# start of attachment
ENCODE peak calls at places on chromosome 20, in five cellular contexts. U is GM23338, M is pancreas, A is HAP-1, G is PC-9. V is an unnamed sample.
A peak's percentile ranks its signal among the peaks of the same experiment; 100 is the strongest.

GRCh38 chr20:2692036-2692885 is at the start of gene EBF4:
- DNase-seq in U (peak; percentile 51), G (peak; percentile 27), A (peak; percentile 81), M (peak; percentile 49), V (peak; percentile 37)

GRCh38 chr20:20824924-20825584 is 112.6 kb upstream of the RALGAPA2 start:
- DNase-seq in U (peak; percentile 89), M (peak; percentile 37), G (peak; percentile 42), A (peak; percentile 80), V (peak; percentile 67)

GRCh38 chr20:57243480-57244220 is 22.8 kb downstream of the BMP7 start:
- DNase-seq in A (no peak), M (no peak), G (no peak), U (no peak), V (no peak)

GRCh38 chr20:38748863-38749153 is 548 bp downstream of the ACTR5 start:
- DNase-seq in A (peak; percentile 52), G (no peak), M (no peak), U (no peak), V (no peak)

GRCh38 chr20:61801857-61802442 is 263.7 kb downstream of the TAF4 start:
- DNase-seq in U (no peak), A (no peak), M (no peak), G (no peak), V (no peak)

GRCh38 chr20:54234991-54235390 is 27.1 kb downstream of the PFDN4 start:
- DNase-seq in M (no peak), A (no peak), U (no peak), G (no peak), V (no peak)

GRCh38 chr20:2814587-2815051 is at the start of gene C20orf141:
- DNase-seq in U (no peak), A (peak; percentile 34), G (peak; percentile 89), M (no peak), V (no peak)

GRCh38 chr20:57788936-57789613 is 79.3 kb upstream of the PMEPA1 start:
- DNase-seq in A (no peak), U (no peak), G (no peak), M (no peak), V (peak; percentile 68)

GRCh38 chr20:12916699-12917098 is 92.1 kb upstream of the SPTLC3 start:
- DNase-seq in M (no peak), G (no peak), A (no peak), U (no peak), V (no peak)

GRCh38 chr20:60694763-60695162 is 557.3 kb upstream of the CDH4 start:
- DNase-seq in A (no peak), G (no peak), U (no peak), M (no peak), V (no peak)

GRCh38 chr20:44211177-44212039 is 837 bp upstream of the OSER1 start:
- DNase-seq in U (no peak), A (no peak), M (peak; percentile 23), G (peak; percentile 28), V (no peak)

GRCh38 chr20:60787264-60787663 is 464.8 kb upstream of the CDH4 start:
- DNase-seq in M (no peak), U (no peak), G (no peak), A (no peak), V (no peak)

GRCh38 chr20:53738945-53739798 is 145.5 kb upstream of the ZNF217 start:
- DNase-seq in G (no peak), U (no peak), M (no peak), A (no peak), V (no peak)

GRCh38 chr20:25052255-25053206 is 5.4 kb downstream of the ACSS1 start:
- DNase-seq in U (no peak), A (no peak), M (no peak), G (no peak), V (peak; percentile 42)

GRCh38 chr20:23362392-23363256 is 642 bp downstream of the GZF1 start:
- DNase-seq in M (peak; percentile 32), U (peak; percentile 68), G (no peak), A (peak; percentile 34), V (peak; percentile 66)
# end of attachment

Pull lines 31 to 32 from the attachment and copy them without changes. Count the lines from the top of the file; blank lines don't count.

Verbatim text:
GRCh38 chr20:23362392-23363256 is 642 bp downstream of the GZF1 start:
- DNase-seq in M (peak; percentile 32), U (peak; percentile 68), G (no peak), A (peak; percentile 34), V (peak; percentile 66)